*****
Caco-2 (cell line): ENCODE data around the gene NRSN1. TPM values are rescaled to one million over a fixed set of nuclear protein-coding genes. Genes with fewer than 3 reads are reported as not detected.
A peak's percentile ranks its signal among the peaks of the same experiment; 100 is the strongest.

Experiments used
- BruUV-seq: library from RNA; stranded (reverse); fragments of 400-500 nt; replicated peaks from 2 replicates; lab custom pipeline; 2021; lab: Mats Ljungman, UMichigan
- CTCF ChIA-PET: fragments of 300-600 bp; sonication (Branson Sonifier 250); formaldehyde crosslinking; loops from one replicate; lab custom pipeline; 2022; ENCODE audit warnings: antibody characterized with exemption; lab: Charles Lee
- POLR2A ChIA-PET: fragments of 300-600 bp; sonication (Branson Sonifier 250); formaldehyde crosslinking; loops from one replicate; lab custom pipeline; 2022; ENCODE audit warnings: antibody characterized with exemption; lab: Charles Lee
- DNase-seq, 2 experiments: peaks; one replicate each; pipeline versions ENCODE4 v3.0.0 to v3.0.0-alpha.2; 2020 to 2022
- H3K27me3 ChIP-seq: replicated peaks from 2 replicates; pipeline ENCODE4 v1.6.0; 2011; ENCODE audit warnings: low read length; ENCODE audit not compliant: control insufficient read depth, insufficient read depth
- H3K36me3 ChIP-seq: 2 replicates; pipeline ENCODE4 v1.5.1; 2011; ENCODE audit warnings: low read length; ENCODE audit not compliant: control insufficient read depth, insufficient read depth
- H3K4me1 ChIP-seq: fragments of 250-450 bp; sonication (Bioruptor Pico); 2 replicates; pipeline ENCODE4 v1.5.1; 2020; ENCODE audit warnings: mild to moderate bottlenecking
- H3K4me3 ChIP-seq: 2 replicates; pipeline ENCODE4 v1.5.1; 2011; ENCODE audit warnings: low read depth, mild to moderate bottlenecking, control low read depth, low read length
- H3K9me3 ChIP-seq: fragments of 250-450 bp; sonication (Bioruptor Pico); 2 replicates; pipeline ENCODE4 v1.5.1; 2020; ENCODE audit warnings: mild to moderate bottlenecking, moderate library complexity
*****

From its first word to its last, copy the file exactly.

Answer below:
Caco-2 (cell line): ENCODE data around the gene NRSN1. TPM values are rescaled to one million over a fixed set of nuclear protein-coding genes. Genes with fewer than 3 reads are reported as not detected.
A peak's percentile ranks its signal among the peaks of the same experiment; 100 is the strongest.

Experiments used
- BruUV-seq: library from RNA; stranded (reverse); fragments of 400-500 nt; replicated peaks from 2 replicates; lab custom pipeline; 2021; lab: Mats Ljungman, UMichigan
- CTCF ChIA-PET: fragments of 300-600 bp; sonication (Branson Sonifier 250); formaldehyde crosslinking; loops from one replicate; lab custom pipeline; 2022; ENCODE audit warnings: antibody characterized with exemption; lab: Charles Lee
- POLR2A ChIA-PET: fragments of 300-600 bp; sonication (Branson Sonifier 250); formaldehyde crosslinking; loops from one replicate; lab custom pipeline; 2022; ENCODE audit warnings: antibody characterized with exemption; lab: Charles Lee
- DNase-seq, 2 experiments: peaks; one replicate each; pipeline versions ENCODE4 v3.0.0 to v3.0.0-alpha.2; 2020 to 2022
- H3K27me3 ChIP-seq: replicated peaks from 2 replicates; pipeline ENCODE4 v1.6.0; 2011; ENCODE audit warnings: low read length; ENCODE audit not compliant: control insufficient read depth, insufficient read depth
- H3K36me3 ChIP-seq: 2 replicates; pipeline ENCODE4 v1.5.1; 2011; ENCODE audit warnings: low read length; ENCODE audit not compliant: control insufficient read depth, insufficient read depth
- H3K4me1 ChIP-seq: fragments of 250-450 bp; sonication (Bioruptor Pico); 2 replicates; pipeline ENCODE4 v1.5.1; 2020; ENCODE audit warnings: mild to moderate bottlenecking
- H3K4me3 ChIP-seq: 2 replicates; pipeline ENCODE4 v1.5.1; 2011; ENCODE audit warnings: low read depth, mild to moderate bottlenecking, control low read depth, low read length
- H3K9me3 ChIP-seq: fragments of 250-450 bp; sonication (Bioruptor Pico); 2 replicates; pipeline ENCODE4 v1.5.1; 2020; ENCODE audit warnings: mild to moderate bottlenecking, moderate library complexity